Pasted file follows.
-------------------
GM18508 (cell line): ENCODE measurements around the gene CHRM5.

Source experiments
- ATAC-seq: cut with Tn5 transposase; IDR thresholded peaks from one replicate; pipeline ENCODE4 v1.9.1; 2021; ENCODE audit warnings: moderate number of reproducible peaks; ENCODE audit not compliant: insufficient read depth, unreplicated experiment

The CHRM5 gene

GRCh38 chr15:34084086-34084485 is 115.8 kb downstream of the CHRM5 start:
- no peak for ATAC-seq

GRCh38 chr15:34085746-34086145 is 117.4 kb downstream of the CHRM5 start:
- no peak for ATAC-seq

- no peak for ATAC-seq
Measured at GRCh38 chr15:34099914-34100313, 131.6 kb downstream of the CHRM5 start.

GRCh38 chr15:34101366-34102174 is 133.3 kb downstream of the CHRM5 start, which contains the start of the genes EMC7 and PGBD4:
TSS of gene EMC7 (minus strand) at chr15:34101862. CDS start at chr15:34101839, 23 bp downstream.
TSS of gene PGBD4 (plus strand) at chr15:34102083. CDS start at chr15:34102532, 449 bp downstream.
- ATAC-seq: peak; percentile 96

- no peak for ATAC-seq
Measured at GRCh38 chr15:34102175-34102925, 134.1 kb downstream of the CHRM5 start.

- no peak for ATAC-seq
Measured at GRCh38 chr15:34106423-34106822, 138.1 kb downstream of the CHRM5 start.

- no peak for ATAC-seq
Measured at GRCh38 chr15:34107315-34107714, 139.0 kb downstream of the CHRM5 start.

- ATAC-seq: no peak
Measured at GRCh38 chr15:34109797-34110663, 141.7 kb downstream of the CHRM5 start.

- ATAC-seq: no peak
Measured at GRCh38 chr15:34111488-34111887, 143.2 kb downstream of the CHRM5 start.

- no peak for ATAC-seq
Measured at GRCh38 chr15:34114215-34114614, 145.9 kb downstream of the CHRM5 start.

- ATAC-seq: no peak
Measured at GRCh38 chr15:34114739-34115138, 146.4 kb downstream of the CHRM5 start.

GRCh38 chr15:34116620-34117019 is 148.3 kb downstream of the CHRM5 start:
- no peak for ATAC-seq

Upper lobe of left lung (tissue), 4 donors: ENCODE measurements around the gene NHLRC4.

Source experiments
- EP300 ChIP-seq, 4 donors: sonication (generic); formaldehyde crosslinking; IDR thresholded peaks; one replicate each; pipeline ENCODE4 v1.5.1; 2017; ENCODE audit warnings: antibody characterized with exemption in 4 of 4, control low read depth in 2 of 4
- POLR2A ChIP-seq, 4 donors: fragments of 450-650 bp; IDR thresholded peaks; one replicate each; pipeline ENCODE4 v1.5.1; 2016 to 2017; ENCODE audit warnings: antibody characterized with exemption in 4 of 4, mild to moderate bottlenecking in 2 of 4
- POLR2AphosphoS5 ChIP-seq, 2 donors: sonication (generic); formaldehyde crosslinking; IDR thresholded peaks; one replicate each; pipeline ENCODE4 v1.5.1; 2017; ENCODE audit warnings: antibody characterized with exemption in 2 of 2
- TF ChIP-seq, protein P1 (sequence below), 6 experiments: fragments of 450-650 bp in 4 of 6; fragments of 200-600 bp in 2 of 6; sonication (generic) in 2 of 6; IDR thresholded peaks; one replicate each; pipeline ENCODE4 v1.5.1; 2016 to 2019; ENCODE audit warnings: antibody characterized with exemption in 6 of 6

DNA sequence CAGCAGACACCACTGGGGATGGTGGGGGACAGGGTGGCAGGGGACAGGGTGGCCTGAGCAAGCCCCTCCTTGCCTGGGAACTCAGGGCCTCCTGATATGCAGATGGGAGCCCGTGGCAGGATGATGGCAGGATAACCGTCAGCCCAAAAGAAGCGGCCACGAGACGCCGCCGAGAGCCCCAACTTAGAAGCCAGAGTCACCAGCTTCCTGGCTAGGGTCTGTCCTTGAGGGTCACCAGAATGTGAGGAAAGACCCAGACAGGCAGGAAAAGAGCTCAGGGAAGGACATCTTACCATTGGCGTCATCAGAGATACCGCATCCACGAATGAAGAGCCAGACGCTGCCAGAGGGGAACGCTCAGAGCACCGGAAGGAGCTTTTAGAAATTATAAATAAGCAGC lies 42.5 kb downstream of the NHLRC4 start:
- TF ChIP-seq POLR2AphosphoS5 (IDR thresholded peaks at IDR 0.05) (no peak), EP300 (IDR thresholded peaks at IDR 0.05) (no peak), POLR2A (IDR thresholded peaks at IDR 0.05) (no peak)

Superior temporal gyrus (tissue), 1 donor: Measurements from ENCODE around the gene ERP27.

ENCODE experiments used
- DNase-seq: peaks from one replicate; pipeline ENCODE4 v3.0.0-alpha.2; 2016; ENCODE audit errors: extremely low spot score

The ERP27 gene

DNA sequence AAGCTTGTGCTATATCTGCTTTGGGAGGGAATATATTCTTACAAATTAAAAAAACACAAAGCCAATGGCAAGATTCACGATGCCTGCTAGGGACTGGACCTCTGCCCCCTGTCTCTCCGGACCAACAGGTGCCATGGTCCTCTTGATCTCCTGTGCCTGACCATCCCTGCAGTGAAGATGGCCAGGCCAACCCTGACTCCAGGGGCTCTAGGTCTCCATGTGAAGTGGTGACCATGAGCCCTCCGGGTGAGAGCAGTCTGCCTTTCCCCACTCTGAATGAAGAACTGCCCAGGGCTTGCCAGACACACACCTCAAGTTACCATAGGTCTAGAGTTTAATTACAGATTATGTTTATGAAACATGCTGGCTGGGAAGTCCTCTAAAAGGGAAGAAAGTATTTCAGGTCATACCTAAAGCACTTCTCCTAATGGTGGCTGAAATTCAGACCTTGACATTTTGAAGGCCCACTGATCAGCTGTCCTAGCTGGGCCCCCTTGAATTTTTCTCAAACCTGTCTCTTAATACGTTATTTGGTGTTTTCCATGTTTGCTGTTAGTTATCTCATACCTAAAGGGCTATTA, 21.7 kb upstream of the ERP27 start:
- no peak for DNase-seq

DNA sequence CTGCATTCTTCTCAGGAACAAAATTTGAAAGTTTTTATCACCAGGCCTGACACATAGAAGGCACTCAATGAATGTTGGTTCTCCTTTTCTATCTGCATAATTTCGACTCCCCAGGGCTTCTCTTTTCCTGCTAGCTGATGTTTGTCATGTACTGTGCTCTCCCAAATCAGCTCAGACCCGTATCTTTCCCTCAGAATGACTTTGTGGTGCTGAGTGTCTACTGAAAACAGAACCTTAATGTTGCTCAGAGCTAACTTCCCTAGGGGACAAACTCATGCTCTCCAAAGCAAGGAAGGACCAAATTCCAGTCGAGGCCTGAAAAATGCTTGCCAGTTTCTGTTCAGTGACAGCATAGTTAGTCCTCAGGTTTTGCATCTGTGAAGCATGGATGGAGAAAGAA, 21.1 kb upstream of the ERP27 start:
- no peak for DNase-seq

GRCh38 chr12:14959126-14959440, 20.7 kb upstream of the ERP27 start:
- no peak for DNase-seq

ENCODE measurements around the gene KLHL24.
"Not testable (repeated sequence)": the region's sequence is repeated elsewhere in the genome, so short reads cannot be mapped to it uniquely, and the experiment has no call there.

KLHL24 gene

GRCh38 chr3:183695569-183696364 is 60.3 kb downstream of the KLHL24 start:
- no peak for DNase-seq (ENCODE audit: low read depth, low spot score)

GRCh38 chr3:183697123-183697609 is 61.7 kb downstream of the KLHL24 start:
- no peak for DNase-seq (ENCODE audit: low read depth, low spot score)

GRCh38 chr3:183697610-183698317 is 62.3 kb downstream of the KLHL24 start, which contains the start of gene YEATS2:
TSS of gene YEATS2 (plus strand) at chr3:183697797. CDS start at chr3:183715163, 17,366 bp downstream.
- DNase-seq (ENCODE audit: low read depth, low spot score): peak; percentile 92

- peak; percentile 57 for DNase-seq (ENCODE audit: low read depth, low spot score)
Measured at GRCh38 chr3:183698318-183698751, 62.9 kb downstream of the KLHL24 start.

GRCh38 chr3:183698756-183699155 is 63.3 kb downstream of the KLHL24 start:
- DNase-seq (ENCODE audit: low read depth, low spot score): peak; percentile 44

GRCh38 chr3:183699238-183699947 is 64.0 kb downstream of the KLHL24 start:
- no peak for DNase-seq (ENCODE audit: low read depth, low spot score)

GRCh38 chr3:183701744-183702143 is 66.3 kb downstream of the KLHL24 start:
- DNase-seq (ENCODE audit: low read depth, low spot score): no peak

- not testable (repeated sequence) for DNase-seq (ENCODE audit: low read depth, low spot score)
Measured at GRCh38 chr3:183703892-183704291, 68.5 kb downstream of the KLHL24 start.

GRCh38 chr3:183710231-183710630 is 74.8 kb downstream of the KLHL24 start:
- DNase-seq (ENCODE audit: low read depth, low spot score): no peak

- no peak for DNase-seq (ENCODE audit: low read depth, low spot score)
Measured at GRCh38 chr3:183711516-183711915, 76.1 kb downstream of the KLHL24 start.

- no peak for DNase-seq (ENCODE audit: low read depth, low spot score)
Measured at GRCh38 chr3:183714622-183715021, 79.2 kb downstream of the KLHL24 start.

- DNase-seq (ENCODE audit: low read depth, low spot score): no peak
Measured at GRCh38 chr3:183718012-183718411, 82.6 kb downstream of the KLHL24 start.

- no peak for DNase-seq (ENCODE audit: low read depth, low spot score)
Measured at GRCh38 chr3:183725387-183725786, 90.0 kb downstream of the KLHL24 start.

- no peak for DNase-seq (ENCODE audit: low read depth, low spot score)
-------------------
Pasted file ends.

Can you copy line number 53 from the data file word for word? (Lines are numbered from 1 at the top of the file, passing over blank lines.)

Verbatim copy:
- no peak for DNase-seq (ENCODE audit: low read depth, low spot score)